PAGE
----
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I’m a GP – here’s 5 reasons you can’t shift a cough – and when it’s an emergency

COUGHS have been a hot topic for the best part of the last two years.

Back in 2020, when Covid became a household name and before testing was readily available, people were analysing every inch of their new coughs in a way they hadn’t before.

The most serious possible cause of a persistent cough is lung cancer

Is it dry? Is it wet? Does it sound chesty? Does this cough suggest I could have coronavirus?

But it’s important to bear in mind coughs can also suggest several other illnesses which are, in many cases, just as important to diagnose and treat as Covid.

We spoke to GP and TV doctor, Dr Rachel Ward from Woodlands Medical Centre, Didcot, about what other health conditions your cough could be linked it.

1. Lung cancer

The most serious possible cause of a persistent cough is lung cancer.

“If you’ve had a new cough for more than three weeks you should contact your GP for assessment,” Dr Rachel said.

“They may send you for a chest xray or other tests to see why you have the cough.

“In the majority of cases it will a treatable less serious condition but like all cancers, the sooner it is detected, the higher chance it can be treated,” she added.

“Other symptoms of lung cancer include coughing up blood, pain in the chest, shortness of breath, weight loss, tiredness and loss of appetite,” she said.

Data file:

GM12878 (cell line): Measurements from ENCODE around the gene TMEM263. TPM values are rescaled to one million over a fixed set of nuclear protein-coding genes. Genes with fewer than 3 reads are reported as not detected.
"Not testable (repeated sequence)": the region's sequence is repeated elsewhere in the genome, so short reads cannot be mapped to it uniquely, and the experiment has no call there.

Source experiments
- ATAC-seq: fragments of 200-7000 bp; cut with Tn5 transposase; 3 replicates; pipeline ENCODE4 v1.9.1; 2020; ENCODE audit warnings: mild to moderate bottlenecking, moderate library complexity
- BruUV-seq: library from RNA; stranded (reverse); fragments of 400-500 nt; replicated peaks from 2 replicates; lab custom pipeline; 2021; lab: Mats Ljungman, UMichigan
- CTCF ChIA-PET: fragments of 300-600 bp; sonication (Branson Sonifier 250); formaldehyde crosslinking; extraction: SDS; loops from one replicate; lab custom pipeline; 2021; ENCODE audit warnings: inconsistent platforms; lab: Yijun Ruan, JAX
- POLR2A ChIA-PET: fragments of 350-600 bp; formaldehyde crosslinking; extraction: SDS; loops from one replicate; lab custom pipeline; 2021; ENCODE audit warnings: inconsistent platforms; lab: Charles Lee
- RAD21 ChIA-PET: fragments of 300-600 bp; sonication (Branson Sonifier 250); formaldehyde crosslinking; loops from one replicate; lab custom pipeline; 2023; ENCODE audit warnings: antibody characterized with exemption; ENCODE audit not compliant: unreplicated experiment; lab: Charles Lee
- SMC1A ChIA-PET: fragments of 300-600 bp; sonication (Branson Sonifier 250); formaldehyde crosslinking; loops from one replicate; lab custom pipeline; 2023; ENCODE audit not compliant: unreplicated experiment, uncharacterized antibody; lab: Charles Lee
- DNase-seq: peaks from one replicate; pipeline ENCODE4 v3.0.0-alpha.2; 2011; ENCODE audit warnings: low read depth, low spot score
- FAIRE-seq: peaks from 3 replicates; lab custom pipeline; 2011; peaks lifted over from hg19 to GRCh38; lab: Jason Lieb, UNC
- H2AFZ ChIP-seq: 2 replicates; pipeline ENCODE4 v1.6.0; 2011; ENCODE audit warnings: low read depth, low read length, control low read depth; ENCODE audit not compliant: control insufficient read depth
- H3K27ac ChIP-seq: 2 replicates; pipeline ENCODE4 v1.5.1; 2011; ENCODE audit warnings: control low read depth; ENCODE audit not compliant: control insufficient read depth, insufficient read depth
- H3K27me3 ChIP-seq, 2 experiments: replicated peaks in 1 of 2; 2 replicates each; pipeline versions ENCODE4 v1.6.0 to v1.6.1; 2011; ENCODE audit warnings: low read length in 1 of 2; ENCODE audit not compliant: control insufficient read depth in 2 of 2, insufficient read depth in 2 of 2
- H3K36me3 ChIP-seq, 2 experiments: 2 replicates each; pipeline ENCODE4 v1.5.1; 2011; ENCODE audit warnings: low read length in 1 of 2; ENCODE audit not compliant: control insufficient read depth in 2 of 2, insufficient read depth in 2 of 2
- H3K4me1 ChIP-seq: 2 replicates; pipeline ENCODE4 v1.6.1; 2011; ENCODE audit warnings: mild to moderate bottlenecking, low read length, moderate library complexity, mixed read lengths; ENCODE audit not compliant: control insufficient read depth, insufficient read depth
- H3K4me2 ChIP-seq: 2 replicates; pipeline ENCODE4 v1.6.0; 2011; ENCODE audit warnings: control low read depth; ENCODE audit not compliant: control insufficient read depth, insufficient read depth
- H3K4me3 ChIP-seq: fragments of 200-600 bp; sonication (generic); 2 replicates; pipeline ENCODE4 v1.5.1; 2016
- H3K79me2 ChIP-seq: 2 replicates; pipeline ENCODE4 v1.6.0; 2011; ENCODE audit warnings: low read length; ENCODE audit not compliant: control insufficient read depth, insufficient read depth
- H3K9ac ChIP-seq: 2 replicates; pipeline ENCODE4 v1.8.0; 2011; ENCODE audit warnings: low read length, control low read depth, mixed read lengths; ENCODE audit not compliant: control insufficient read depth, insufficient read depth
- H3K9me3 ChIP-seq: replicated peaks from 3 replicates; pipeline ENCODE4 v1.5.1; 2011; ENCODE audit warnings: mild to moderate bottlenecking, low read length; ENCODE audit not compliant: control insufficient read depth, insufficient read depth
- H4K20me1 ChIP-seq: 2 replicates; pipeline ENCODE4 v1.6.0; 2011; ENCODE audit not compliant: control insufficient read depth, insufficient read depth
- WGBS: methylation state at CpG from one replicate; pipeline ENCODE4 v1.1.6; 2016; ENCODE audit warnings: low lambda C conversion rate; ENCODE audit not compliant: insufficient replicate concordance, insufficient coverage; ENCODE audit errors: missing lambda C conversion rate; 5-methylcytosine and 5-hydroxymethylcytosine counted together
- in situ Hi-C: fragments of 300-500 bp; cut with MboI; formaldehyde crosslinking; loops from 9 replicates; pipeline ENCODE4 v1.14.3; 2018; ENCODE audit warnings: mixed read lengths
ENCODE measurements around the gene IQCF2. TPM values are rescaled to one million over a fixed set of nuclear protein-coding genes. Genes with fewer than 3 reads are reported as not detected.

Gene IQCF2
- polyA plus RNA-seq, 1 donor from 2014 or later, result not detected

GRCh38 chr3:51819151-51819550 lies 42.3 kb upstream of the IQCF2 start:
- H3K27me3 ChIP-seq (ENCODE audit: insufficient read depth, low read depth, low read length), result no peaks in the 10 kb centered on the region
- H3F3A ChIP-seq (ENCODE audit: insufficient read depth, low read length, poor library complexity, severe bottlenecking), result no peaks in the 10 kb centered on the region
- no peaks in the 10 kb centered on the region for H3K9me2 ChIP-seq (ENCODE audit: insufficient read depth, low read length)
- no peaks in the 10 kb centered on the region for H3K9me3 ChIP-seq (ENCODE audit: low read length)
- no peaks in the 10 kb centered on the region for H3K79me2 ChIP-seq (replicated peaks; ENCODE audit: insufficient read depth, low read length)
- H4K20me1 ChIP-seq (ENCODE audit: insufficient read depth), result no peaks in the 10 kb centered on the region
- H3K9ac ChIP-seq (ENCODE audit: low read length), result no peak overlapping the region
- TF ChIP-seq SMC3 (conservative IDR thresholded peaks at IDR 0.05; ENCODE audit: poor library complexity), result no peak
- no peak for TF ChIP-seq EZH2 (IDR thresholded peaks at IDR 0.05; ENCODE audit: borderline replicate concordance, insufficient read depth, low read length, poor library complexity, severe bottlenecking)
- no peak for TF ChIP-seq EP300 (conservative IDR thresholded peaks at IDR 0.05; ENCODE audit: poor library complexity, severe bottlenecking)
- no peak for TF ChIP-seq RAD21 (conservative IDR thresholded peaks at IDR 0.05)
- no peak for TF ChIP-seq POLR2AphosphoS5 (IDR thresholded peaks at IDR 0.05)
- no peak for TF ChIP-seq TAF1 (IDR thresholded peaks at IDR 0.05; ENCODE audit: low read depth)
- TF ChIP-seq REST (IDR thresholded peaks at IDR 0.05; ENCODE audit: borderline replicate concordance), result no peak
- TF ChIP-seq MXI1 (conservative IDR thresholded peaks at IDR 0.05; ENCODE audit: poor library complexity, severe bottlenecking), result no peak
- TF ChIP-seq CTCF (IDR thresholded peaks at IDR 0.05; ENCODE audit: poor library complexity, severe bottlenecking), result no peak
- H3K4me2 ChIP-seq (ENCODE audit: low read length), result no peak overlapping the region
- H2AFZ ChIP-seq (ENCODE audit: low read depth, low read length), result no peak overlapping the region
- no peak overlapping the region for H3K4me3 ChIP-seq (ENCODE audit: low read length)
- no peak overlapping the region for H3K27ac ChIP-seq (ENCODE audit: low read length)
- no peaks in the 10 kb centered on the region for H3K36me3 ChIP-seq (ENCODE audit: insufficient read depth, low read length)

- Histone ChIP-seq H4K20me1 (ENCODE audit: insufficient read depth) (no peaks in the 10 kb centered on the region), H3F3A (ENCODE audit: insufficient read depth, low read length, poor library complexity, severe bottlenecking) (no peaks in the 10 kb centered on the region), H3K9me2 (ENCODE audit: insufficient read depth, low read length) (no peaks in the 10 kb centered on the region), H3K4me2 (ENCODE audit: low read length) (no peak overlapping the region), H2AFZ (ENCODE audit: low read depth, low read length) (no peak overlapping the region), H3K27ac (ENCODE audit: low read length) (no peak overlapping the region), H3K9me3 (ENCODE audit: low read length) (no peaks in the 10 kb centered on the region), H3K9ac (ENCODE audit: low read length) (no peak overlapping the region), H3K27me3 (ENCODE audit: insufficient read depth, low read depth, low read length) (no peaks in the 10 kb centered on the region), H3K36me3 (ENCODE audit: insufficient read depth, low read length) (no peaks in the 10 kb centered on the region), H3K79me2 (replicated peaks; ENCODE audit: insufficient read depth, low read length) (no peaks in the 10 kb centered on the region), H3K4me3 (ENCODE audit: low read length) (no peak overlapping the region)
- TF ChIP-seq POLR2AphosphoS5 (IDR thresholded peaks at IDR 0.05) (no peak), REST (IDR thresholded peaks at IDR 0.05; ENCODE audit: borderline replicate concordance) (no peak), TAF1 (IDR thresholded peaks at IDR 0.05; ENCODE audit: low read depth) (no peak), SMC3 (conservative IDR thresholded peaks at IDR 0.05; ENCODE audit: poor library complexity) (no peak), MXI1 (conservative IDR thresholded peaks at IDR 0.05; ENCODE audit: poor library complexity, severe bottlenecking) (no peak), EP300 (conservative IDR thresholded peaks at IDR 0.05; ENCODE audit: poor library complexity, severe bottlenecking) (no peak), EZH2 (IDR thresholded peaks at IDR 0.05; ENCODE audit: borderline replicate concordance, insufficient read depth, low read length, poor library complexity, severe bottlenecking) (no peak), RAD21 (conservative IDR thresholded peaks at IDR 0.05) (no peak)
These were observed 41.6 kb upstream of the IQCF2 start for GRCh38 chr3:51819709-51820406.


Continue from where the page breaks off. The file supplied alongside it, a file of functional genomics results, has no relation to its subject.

2. Chest infection or pneumonia 

Viral coughs are very common at this time of year and will generally clear by themselves, Dr Rachel said.

“However if you are experiencing fevers, shortness of breath, pain in your chest when you breath or coughing up green sputum, you may have a bacterial chest infection or pneumonia.

“Though most people with a chest infection will get better with antibiotics, if left untreated or in those with a compromised immune system, you can become very unwell and need hospitalisation,” she explained.

3. Undiagnosed lung disease

“Although we all get coughs and colds, it isn’t normal to have a persistent cough,” Dr Rachel said.

“If a serious illness like lung cancer has been ruled out, other lung disease like COPD and asthma will be considered.

“Your GP will ask details about your breathing and coughing patterns, family history and smoking history.

“Lung function tests may be used to make a definite diagnosis of one of these lung conditions” she said.

4. Acid reflux

Acid reflux is the leaking of acid from your stomach up into your gullet, throat or mouth and can cause cause irritation.

But, according to Dr Rachel, it can also cause a chronic cough.

“The underlying reason for the acid reflux will be assessed but this can often be improved with diet changes and antacids,” she said.

5. Post nasal drip

“When we produce excess mucus in our nose and upper airways, as a result of a cold or because of an allergy like hayfever, the mucus drips from the back of our nose and down or throat,” Dr Rachel said.

This causes us to cough and we cough up the mucus.

“This can understandably be confused for having chest infection but isn’t associated with the other symptoms like fever and tends to be worse after lying down.

“Nasal steroids used for allergies will reduced this symptom if allergy related and if it is caused by a cold it will settle as the cold clears up,” she explained.



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